KUALA LUMPUR, May 28 — Umno deputy minister Datuk Saifuddin Abdullah has continued to differ with his party on last month’s Bersih 3.0 rally, openly declaring in his column in Sinar Harian today that he disagreed the event was aimed at ousting the government or linked to communism.
The outspoken leader also disputed the comparisons drawn between the rally for free and fair elections and the Arab Spring, insisting that the factors that had led to the uprising in the Middle East do not exist here.
“I disagree if Bersih 3.0 is accused of having communist influences or that it wants to topple the government through street protests.
“Even more inaccurate if it is likened to the Arab Spring. This is because the factors that led to the Arab Spring do not exist here,” Saifuddin (picture) said in his column published in Malay daily Sinar Harian today.
After the Bersih 3.0 “sit-in” rally on April 28, many prominent Barisan Nasional (BN) leaders spoke out against the event, with Prime Minister Datuk Seri Najib Razak even alleging that it was aimed at toppling the current administration.
Apart from Najib, former Prime Minister Tun Dr Mahathir Mohamad and three former top policemen had also come out to claim that Bersih 2.0, the polls watchdog that organised the rally, had planned to oust the government through the event.
Among the three former police officers was Tun Hanif Omar, who said that communist sympathisers were involved in the rally.
Hanif was later appointed by the government to head a six-man independent panel tasked to investigate the violent clashes during the sit-in.
Saifuddin stressed today that it was important that leaders make the effort to air fair and truthful views regarding Bersih 3.0 by watching all videos, writings, feedback and post-mortem reports from a variety of sources, “including from those who do not share our leanings”.
He said, however, that despite his views, he does not support Bersih 2.0 and had disagreed with the group’s plan to march on April 28 without allowing enough time for the government and authorities to implement the 22 recommendations made by the Parliamentary Select Committee (PSC) on electoral reforms, a bipartisan panel mooted by Najib.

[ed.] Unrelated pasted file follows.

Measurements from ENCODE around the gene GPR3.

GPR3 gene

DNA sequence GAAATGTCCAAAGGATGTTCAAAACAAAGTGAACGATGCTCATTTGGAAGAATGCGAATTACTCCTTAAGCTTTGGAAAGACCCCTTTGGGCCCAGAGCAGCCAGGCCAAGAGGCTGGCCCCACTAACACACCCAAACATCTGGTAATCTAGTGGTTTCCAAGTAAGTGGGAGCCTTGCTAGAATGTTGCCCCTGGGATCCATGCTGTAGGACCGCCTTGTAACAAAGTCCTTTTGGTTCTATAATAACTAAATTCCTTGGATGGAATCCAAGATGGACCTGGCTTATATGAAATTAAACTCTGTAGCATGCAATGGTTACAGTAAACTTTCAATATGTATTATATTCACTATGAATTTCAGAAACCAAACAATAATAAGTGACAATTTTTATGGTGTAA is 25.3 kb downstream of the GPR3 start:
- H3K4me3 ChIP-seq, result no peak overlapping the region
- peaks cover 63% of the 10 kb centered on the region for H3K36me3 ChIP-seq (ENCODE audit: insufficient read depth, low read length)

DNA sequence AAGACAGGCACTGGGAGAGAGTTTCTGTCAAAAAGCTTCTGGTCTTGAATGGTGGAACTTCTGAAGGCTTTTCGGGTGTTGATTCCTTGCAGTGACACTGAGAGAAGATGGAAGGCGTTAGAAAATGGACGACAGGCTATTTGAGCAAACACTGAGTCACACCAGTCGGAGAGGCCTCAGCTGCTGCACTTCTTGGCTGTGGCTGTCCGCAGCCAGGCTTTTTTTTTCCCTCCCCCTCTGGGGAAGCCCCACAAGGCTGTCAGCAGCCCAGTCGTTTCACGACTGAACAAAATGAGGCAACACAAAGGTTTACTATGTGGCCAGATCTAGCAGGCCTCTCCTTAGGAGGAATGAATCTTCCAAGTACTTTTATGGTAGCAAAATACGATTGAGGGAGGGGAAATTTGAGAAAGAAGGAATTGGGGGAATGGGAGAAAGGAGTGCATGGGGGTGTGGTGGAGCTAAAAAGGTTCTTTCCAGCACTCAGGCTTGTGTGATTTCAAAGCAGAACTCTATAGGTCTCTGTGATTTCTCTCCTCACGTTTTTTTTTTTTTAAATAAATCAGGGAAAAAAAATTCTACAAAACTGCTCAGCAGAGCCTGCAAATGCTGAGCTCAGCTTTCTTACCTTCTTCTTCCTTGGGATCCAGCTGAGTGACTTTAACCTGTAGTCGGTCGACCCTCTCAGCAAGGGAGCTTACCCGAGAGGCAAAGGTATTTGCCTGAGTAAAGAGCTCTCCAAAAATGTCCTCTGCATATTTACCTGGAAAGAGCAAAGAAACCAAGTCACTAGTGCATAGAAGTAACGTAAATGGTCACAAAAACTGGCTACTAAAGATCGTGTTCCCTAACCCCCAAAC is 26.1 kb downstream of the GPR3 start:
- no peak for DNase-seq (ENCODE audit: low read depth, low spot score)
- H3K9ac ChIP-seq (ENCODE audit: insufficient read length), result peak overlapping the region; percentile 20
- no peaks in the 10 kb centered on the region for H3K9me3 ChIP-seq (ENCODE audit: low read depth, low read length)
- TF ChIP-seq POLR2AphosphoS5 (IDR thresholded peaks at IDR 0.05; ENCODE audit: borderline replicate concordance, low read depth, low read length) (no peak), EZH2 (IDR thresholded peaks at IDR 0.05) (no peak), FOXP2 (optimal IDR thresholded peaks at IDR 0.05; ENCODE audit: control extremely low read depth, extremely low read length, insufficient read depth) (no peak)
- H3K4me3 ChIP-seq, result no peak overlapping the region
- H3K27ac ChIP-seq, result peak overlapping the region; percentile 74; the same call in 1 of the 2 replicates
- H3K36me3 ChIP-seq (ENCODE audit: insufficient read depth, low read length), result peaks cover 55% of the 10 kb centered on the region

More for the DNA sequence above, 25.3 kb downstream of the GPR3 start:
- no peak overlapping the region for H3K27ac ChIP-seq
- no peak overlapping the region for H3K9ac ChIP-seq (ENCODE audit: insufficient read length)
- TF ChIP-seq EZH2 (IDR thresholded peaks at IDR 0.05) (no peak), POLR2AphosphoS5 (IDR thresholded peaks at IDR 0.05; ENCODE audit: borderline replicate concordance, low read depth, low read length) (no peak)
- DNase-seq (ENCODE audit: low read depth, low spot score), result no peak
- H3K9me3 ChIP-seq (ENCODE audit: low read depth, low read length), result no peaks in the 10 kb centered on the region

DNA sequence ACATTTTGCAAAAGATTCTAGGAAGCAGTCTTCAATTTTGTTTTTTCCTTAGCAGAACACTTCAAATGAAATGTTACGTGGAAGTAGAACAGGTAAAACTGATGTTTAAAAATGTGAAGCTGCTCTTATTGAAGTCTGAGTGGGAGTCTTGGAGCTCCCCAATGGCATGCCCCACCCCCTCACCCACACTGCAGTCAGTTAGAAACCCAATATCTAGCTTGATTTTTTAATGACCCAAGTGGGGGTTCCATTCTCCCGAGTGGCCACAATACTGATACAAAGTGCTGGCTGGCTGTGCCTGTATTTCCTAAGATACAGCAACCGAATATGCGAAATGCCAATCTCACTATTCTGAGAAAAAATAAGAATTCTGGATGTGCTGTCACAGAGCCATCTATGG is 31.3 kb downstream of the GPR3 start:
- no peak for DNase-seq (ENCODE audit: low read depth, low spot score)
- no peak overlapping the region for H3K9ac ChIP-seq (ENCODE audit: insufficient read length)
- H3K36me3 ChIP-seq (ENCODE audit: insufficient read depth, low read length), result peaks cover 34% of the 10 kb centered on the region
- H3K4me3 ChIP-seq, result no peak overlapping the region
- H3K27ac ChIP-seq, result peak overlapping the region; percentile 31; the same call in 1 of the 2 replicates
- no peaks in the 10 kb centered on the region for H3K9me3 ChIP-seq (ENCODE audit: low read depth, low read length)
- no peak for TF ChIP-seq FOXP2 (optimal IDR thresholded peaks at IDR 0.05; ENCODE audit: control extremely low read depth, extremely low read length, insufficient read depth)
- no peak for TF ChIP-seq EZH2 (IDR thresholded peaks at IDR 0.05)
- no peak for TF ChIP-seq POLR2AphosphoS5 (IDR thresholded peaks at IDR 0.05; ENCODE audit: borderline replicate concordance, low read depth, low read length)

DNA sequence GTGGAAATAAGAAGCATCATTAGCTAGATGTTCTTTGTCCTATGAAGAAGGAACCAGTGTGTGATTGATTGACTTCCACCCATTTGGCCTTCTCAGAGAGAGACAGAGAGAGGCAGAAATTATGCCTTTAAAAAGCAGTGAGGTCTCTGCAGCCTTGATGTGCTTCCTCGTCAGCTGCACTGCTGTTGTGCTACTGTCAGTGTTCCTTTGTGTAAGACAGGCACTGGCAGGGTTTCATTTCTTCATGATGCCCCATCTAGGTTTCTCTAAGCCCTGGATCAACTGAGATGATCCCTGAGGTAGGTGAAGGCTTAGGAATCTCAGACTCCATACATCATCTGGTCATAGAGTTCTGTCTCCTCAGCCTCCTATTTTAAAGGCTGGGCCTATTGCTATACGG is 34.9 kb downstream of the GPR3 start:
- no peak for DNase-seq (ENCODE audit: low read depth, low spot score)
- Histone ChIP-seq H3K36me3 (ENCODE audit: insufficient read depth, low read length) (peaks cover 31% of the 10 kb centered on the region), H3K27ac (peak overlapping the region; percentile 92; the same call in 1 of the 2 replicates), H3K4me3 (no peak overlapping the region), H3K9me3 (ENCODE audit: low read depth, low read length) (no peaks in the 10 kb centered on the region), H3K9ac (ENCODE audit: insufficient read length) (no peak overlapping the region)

But, the Umno supreme council member gave a reminder that the turnout for Bersih 3.0 was even larger than last year’s July 9 rally and more multiracial.
“The youths, including graduates, were many. Even more interesting was the involvement of the middle class,” he said.
Saifuddin pointed out that many of those who participated this year had objectives other than the rally’s demand for free and fair polls, such as their support for the opposition’s call to abolish the PTPTN federal student loan scheme and to scrap Lynas Corp’s controversial rare earth plant in Kuantan.
He reasoned that there were vast differences between the majority who participated peacefully in the rally and the groups that caused unwanted incidents, as well as the police who carried out their duties professionally and those who behaved oddly, even towards the media.
In this context, said Saifuddin, the results of Universiti Malaya Centre for Democracy and Elections’ recent survey on the coming polls were relevant.
According to the study, 49 per cent of voters have already decided to choose BN while 21 per cent will vote for Pakatan Rakyat (PR). The remaining 30 per cent of voters are fence-sitters.
“Some of these fence-sitters are the youths and the middle class. There are those among them who joined Bersih 3.0,” he pointed out. “This study was done before the event. What would the present situation be like?”
“Bersih 3.0 is not the Arab Spring. It is also not anti-(Ferdinand) Marcos or anti-Suharto or even pro-Aung San Suu Kyi,” he said, referring to fallen dictatorships in the Philippines and Indonesia and Myanmar’s opposition leader.
“However, this does not mean we can do whatever we like. Instead, we must be careful.”